Can we play for a sec?May 20, 2020
The other day while I was outside with my kids, they got on their bikes and started riding around in circles.
After a few minutes, they stopped to save a fuzzy caterpillar undulating across the trail, watching and nudging it along. Then they got back on to ride around again.
They weren’t trying to get somewhere, or burn calories, or master a skill. They were just playing and experiencing life as it was happening.
Children are masters at this.
Then at some point, usually around age 10 but sometimes earlier, we become aware of and care about what other people think. We try to live by others expectations, we conform to who society is telling us we should be.
And play starts to take a back seat to being responsible. Just saying that word, responsible makes my shoulders and neck tense up.
Sadly, by 23 as a society we nearly stop playing altogether because it’s time to get to work.
Stuart Brown of the National Institute for Play (this actually exists! It’s a real place!) has studied play for decades and what his research, and many neuroscientists have found (#nerdalert), is play floods our brains with the feel-good hormone dopamine, allowing for greater fun and flow.
Essentially, playing makes us better at work and better at life.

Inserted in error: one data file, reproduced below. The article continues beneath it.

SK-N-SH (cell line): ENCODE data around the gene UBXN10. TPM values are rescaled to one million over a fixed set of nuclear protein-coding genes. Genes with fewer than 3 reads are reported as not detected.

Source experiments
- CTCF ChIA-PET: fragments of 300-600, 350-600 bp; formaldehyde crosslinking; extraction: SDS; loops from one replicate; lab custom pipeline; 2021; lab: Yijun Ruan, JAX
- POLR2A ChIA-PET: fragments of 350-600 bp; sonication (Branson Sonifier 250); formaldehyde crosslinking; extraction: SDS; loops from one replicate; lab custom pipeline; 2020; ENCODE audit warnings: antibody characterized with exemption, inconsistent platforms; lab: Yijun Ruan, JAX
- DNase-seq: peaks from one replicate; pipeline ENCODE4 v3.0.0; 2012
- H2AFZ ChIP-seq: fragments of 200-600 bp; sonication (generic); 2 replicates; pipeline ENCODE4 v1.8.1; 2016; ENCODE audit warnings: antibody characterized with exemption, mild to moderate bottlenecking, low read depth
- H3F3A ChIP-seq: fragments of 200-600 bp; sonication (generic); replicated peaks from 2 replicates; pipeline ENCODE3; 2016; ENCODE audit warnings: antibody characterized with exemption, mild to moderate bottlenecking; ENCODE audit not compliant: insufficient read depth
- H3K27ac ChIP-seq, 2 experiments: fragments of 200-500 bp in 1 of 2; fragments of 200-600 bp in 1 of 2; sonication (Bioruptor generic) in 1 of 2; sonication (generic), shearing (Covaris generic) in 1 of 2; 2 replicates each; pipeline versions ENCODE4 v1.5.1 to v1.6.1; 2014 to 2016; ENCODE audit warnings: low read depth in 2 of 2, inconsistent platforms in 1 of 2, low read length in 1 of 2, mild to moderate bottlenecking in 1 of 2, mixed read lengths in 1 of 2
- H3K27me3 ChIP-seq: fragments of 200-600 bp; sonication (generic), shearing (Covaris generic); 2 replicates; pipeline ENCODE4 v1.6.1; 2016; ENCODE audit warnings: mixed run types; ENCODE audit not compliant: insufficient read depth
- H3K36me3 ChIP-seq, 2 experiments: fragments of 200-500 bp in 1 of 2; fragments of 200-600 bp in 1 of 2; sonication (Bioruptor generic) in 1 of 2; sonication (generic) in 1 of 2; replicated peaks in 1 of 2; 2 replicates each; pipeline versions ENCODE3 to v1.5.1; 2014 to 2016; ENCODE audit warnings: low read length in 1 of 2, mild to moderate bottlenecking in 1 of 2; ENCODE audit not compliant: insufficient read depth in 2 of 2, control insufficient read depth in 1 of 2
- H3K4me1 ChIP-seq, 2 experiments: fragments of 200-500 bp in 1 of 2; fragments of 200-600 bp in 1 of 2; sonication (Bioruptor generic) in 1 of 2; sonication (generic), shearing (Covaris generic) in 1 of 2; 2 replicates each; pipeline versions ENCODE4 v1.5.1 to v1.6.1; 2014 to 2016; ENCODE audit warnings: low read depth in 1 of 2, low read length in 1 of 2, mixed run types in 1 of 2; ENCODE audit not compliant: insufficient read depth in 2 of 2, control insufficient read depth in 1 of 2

Playing allows for learning and making new connections. It helps us get out of our routine, makes us more interesting, and creates space. Play makes everything seem more vivid, vibrant, and technicolor. It’s where the magic is.
As Rumi says, “close the language door and open the love window.” When we stop talking and start playing, we get out of our heads and thoughts and instead open up our bodies and feeling states. We are better able to sense what we need and tap into our inner knowing, our intuition.
Play makes us smarter and saner (we could all use a little more sanity right now!).
Our culture has taught us that play is something to do when you have leisure time. But we would like to make a suggestion. What if we eliminate the word, “work” altogether and instead call it’ “play”. With play, you don’t have to have a reason other than that it’s fun and there’s no right or wrong way to do it.
Try it during this long weekend. When you get on your bike, or take a walk, or camp, or even do “work”, experiment and explore. Note what happens when you bring more playful energy into everything you do.
Have fun with this. Isn’t that the whole point of this wild and crazy life?
Enjoy, stay safe, and play!
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